In election hacking, Julian Assange’s years-old vision becomes reality

Jim Rutenberg writes: From the start, Mr. Assange said WikiLeaks’ prime directive was to expose hidden data sets that “reveal illegal or immoral behavior” in government and big business.

But in the essay [published in 2006, the year Assange founded Wikileaks] he also wrote in more ambitious terms about forcing regime change through data and technology rather than through the old, barbaric means of assassination.

As Mr. Assange saw it, power was held by vast networks of conspirators who shared vital information in secret, giving them a superior understanding of reality that enabled them to hold on to power. The technology revolution, he wrote, was providing the conspirators with the means to achieve what he called an even “higher total conspiratorial power.”

But it was also making them more vulnerable to sabotage, so that a governing conspiracy could be “slowed until it falls, stupefied; unable to comprehend and control the forces in its environment.”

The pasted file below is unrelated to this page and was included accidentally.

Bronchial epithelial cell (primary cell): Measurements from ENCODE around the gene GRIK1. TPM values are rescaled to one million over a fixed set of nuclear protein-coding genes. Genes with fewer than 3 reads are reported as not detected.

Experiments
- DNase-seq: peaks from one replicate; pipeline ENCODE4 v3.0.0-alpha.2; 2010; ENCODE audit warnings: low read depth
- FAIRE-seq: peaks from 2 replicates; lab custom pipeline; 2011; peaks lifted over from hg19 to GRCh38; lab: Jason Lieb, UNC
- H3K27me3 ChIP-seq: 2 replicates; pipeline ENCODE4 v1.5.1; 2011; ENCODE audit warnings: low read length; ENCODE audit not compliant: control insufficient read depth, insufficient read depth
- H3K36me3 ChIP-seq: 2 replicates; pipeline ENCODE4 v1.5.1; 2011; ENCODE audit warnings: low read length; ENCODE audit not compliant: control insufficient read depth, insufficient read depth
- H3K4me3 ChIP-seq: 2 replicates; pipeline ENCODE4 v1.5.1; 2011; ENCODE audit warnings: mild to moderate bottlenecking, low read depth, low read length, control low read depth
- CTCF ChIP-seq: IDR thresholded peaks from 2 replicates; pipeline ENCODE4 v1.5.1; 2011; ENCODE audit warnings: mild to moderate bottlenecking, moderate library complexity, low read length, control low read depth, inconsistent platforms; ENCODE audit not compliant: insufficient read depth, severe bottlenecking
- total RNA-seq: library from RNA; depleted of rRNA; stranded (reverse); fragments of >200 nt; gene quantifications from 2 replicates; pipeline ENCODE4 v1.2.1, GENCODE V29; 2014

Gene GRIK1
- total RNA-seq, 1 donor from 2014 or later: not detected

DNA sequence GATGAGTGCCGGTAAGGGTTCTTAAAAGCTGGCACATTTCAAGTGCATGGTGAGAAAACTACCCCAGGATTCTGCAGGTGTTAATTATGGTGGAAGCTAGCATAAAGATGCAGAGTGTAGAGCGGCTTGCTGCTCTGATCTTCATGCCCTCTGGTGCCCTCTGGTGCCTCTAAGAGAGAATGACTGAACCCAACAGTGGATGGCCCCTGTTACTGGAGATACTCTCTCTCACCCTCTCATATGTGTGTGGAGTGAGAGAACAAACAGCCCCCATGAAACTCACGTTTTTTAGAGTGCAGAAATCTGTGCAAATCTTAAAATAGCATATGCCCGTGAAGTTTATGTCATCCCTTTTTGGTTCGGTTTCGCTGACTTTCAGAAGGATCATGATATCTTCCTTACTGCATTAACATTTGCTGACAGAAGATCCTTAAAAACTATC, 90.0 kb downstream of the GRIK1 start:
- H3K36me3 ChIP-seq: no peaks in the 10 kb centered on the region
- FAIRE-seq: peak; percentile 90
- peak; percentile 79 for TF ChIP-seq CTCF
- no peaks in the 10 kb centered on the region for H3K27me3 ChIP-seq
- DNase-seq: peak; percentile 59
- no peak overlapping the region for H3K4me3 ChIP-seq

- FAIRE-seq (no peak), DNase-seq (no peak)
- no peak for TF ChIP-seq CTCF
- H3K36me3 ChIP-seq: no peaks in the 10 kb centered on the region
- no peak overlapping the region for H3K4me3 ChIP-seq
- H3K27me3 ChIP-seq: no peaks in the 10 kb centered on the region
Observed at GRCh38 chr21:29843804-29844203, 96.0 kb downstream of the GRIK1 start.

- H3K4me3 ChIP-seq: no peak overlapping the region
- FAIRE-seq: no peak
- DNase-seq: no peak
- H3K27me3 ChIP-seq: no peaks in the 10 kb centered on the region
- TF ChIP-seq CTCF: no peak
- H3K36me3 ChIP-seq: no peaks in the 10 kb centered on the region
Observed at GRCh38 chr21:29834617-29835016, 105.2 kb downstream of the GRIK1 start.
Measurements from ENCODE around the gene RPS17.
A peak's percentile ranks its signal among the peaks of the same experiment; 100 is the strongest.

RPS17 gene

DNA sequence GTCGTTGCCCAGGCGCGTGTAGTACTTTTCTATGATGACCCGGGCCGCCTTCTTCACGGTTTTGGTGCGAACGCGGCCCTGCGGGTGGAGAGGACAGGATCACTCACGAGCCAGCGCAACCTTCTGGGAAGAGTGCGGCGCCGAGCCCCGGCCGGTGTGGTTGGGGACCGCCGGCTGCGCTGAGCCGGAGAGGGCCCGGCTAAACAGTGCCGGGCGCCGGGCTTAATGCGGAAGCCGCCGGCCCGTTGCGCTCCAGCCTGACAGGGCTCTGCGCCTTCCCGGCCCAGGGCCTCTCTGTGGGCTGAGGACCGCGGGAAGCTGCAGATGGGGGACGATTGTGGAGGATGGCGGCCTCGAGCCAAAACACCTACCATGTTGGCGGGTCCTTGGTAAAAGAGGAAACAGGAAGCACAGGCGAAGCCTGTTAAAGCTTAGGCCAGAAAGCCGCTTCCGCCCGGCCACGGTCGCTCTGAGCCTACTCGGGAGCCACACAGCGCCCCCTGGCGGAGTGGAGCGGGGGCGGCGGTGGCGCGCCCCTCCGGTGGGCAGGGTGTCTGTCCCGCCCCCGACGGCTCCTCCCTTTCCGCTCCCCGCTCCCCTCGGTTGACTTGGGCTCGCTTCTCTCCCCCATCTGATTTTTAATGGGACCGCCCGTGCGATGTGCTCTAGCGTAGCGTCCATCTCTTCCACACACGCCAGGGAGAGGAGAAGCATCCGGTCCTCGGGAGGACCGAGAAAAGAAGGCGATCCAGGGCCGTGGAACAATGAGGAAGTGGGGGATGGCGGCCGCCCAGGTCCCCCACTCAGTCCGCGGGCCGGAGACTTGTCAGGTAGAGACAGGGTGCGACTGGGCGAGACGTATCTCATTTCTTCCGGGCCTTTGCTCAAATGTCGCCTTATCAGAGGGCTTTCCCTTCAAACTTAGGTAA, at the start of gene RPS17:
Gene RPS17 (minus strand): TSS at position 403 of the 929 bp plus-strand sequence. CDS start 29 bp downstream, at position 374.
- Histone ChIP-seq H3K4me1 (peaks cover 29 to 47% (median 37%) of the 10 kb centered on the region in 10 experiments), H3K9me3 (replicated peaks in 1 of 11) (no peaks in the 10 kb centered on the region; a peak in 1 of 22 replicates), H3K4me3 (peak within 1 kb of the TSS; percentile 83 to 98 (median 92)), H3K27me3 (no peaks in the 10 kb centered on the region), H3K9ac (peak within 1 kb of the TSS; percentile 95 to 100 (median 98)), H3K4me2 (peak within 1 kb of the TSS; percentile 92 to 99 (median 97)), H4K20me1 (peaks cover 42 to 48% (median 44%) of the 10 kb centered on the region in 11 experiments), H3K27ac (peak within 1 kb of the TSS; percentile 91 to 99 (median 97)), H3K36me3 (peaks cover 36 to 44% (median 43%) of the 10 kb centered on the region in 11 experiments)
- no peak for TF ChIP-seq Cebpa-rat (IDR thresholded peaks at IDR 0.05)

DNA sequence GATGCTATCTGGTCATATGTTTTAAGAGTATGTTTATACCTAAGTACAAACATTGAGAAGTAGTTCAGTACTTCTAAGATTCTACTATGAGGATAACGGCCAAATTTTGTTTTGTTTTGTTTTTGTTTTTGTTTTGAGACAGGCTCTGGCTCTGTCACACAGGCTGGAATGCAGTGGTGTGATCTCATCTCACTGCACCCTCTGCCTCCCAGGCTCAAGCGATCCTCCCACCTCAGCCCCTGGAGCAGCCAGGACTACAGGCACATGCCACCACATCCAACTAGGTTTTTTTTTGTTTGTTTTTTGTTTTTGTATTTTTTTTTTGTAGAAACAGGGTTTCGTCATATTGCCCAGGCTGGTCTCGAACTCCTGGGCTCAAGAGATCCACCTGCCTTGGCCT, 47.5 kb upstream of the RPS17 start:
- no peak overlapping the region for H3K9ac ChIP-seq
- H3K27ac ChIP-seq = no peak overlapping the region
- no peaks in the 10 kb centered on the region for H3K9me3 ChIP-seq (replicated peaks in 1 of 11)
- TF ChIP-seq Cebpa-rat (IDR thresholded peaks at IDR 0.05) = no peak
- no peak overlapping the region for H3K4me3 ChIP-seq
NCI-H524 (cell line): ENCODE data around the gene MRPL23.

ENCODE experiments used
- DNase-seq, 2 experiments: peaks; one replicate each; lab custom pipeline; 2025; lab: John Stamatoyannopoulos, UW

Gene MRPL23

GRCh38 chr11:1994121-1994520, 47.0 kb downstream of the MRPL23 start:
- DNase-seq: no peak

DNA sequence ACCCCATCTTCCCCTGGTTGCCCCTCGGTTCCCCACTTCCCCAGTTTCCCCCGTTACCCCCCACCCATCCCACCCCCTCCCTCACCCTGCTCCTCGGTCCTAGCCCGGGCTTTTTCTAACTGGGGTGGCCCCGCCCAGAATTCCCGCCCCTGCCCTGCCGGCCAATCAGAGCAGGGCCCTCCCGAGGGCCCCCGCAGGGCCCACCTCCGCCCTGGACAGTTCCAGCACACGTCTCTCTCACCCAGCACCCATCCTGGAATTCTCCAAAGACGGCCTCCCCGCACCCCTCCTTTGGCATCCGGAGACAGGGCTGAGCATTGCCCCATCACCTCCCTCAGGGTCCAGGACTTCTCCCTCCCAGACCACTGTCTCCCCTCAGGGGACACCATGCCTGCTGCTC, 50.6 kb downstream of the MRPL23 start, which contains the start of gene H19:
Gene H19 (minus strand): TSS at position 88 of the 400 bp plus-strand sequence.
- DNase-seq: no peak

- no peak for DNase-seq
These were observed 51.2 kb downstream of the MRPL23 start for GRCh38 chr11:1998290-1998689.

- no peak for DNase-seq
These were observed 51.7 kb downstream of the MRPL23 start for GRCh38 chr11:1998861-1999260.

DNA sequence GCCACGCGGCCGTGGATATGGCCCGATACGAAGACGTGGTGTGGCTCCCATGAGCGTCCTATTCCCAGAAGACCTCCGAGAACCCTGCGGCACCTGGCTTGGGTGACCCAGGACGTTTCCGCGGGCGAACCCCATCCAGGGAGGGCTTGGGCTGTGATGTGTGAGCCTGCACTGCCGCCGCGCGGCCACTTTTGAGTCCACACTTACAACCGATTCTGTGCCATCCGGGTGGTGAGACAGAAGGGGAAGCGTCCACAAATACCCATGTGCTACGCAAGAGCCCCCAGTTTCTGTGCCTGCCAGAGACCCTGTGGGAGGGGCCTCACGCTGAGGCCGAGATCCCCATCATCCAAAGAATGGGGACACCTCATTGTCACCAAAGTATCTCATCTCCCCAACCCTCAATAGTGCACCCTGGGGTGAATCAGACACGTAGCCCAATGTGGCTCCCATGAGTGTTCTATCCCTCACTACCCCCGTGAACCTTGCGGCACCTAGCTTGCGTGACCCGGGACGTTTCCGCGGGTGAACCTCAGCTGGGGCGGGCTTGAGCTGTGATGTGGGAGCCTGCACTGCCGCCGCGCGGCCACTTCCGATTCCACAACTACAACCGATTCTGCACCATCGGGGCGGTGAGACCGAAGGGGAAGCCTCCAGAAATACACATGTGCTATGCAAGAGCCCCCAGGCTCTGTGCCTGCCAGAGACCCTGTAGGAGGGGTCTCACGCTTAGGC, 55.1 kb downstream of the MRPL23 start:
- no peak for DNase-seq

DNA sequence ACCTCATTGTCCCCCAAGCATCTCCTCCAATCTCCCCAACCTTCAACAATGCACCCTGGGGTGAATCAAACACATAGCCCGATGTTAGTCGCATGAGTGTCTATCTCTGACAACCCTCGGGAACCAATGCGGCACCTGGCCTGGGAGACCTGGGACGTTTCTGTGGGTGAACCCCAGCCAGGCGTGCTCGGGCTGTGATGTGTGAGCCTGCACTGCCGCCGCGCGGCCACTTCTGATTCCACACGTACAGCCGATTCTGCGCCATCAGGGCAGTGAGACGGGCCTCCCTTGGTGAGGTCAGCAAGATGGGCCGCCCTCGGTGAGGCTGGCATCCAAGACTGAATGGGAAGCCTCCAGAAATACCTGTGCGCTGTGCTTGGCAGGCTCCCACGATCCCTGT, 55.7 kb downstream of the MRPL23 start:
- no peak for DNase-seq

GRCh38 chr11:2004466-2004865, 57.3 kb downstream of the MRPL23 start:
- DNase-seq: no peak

As an example, he pointed to “two closely balanced and broadly conspiratorial power groupings,” the Democratic and the Republican Parties in the United States.

“Consider what would happen if one of these parties gave up their mobile phones, fax and email correspondence — let alone the computer systems,” he wrote. “They would immediately fall into an organizational stupor and lose to the other.”

The essay got new attention when WikiLeaks, working in tandem with The Guardian, The New York Times and other outlets, released extensive diplomatic cables in 2010, making WikiLeaks more of a household name.

No one seemed to grasp what Mr. Assange was hinting at more clearly than the conservative writer John Sexton, who foresaw the events of 2016 in a post that was published on Breitbart News and his own blog in 2010.

“You can take his example further by imagining what would happen to, say, the D.N.C., if it suffered a massive Wikileak of secret data,” Mr. Sexton wrote, referring to Mr. Assange’s essay. “It seems entirely possible that a leak of the contents of their email for one month would be exceedingly damaging to them.” [Continue reading…]

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